You know that feeling you get when you donate a lovely antique piano to a school out of the goodness of your heart only to later learn that said piano contained $850,000 worth of antique coins? Oh, you don't? That's weird, dude. You've never lived.

Well, it happened in the United Kingdom. The biggest gold coin hoard ever discovered in Britain was found concealed inside an antique school piano, donated by an elderly couple.


Megan and Graham Hemmings aren't that mad that they don't have a claim the riches, despite the fact they owned the piano for 32 years. The piano tuner who found the haul of 913 nineteenth century sovereigns could pocket tends of thousands of dollars as a reward.

"I don't regret not finding the coins," Mr Hemmings said yesterday, after the inquest to determine the treasure's true owners ended. "I think that's moved on. We've got to celebrate that it's going to be used for a good cause, and that's how we view it - positively."

The British Museum embarked on a four month quest to find out who the coins might originally have belonged to, without much luck. 50 claimants stepped forward, despite few of them having provable or legitimate claims. But then again, why wouldn't you give it bloody crack?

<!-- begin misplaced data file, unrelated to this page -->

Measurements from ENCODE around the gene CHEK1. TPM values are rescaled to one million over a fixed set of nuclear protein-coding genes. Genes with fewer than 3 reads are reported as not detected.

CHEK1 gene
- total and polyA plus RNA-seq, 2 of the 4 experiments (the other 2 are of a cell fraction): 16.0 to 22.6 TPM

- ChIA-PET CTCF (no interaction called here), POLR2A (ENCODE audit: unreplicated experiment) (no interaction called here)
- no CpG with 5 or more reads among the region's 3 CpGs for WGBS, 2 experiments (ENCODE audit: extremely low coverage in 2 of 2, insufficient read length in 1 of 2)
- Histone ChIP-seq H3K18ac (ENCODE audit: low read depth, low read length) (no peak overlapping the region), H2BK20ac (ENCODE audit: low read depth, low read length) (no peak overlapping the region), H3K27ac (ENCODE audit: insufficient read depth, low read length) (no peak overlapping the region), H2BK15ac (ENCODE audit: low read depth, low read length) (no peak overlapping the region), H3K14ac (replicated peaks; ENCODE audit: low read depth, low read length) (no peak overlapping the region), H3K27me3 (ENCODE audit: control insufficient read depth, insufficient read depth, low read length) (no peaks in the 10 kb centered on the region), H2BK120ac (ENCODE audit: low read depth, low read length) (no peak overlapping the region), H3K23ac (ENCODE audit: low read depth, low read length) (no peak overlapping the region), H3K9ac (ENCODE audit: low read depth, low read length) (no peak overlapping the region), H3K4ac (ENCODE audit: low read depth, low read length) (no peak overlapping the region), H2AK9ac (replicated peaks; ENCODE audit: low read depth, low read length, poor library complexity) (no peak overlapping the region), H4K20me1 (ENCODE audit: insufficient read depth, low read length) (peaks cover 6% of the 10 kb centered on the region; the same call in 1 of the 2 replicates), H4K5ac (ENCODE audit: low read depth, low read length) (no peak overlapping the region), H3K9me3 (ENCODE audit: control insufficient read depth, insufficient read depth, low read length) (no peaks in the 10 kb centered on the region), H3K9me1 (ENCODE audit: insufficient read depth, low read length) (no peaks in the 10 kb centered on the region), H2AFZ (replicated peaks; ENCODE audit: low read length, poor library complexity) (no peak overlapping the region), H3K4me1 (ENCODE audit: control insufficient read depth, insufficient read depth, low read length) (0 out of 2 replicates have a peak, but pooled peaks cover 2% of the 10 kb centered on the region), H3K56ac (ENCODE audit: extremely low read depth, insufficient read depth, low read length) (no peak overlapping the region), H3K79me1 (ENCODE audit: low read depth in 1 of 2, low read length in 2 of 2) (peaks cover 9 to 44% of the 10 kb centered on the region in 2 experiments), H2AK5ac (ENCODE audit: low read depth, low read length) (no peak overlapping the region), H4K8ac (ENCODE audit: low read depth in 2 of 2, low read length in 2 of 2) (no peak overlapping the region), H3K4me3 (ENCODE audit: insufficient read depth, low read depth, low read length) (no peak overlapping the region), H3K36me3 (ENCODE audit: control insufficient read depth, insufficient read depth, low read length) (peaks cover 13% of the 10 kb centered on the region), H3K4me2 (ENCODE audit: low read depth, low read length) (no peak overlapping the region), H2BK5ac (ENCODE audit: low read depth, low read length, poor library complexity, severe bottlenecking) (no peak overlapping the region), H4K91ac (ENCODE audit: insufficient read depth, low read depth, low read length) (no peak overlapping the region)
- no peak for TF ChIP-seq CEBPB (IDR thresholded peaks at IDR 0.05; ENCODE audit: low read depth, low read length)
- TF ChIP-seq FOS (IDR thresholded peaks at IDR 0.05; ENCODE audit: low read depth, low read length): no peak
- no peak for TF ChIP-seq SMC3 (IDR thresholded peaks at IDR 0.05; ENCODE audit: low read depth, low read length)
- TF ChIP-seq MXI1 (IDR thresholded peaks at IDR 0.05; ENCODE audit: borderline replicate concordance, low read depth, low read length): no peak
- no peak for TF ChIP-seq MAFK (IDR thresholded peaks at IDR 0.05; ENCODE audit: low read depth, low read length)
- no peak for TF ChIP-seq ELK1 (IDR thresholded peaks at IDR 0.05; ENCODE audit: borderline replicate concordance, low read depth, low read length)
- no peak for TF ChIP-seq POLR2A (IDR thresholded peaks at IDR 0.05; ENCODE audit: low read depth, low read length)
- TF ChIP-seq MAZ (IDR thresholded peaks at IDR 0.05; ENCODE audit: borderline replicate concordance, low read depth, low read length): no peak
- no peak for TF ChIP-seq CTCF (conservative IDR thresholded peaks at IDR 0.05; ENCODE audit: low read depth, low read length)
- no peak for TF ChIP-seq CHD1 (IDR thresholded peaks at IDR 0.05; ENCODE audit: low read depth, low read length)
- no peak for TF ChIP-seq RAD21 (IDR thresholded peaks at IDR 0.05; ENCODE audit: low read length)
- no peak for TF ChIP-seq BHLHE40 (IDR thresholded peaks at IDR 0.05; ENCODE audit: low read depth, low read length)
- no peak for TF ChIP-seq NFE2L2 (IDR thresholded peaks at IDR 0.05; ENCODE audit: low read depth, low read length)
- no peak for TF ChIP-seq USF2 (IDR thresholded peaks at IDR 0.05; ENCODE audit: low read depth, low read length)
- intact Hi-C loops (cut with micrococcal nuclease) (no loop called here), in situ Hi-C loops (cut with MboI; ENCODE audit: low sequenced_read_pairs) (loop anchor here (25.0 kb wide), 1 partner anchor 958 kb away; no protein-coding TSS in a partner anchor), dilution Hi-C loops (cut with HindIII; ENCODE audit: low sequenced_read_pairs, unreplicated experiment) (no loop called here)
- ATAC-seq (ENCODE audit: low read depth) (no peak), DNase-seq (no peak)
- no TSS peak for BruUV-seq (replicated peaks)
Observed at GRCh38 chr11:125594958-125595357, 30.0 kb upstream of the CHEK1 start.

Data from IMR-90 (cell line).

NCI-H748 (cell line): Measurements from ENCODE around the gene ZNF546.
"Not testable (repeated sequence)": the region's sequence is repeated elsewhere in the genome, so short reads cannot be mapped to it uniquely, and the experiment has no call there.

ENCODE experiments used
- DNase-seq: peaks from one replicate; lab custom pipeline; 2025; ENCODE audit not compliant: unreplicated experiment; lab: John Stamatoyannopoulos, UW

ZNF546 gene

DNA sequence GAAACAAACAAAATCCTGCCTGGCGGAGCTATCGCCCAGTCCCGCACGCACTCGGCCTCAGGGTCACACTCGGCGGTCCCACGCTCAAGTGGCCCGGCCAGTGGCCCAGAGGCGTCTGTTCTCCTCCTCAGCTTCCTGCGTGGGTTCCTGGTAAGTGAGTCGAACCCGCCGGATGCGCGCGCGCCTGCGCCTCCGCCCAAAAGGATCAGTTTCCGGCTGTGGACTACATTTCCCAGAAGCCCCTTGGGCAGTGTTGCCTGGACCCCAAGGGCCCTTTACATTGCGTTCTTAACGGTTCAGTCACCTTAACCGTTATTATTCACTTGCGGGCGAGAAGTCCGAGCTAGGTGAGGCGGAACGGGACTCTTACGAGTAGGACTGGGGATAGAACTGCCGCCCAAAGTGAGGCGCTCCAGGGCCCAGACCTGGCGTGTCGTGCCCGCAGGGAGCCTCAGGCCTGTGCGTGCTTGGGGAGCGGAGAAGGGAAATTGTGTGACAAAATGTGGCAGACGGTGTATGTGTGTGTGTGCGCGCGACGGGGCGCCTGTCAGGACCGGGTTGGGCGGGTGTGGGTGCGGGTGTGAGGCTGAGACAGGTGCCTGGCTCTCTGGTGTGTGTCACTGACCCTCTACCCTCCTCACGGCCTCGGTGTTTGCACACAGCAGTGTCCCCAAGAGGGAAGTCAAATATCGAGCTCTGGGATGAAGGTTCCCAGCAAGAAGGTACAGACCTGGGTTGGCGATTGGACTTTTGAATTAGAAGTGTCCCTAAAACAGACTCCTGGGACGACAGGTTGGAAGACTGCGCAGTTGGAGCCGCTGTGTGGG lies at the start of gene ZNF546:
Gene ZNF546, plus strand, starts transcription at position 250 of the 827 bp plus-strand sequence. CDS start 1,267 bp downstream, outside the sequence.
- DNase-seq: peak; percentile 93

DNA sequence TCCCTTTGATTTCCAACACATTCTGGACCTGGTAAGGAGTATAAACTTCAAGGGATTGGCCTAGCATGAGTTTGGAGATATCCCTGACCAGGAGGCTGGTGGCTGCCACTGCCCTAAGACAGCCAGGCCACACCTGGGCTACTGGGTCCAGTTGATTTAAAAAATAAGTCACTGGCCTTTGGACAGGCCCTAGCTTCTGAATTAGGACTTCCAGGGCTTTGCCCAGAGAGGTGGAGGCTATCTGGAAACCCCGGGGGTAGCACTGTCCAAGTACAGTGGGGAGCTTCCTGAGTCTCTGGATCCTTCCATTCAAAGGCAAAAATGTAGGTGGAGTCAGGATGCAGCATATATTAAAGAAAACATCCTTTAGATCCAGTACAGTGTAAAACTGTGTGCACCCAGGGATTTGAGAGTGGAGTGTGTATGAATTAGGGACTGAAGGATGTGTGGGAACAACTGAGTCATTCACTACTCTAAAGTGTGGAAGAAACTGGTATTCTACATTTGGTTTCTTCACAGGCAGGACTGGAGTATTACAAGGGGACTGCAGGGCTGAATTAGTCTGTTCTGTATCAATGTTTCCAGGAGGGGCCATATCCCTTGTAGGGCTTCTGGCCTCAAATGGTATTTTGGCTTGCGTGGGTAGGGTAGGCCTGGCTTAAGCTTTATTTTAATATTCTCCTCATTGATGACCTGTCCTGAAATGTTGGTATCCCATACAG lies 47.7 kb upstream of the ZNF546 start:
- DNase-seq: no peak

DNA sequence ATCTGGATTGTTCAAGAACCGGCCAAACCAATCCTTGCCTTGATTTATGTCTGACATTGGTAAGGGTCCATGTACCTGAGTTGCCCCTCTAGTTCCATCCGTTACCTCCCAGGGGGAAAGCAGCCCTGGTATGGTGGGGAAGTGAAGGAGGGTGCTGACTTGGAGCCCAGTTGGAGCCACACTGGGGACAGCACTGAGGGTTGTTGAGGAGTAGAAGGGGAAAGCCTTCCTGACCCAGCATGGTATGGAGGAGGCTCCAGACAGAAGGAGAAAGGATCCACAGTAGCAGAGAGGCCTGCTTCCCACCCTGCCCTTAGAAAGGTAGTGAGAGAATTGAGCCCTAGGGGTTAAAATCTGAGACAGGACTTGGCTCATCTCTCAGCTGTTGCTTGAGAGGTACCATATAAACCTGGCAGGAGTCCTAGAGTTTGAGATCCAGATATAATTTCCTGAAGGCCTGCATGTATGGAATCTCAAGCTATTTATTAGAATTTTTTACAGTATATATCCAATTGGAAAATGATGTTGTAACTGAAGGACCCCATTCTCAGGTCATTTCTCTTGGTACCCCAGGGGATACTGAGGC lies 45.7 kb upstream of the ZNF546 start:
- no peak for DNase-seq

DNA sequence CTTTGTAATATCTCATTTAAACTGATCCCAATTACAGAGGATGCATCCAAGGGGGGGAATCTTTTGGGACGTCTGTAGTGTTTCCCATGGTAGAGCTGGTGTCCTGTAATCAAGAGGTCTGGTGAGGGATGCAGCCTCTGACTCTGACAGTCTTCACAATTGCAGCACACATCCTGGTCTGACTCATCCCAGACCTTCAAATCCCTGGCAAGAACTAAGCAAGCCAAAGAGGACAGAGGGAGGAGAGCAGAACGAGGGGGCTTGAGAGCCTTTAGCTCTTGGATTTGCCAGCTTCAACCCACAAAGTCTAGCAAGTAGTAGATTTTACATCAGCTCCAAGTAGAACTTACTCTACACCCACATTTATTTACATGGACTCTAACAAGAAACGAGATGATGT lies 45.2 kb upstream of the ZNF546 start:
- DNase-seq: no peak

The museum's experts reckon that the coins were probably hidden in the piano back during the Great Depression.

Peter Reavill, the British Museum finds liaison officer, said he was pretty impressed with some of the stories people were coming forward with, even if he wasn't ultimately convinced by any of them:

I have been amazed at the stories that people have shared about their families - we are a nation which loves history and adores mysteries - and this is one that rivals the best detective fiction out there. But nothing has been put forward to make me believe that we've found the person who is an heir to the person who stashed these coins away.

The coins will now be will now be offered to the British Museum and others. The final proceeds will then shared among the three parties.

Check your damn antique pianos. Oh, you don't have one? How sad for you.

Source: Sydney Morning Herald.
Photo: AP.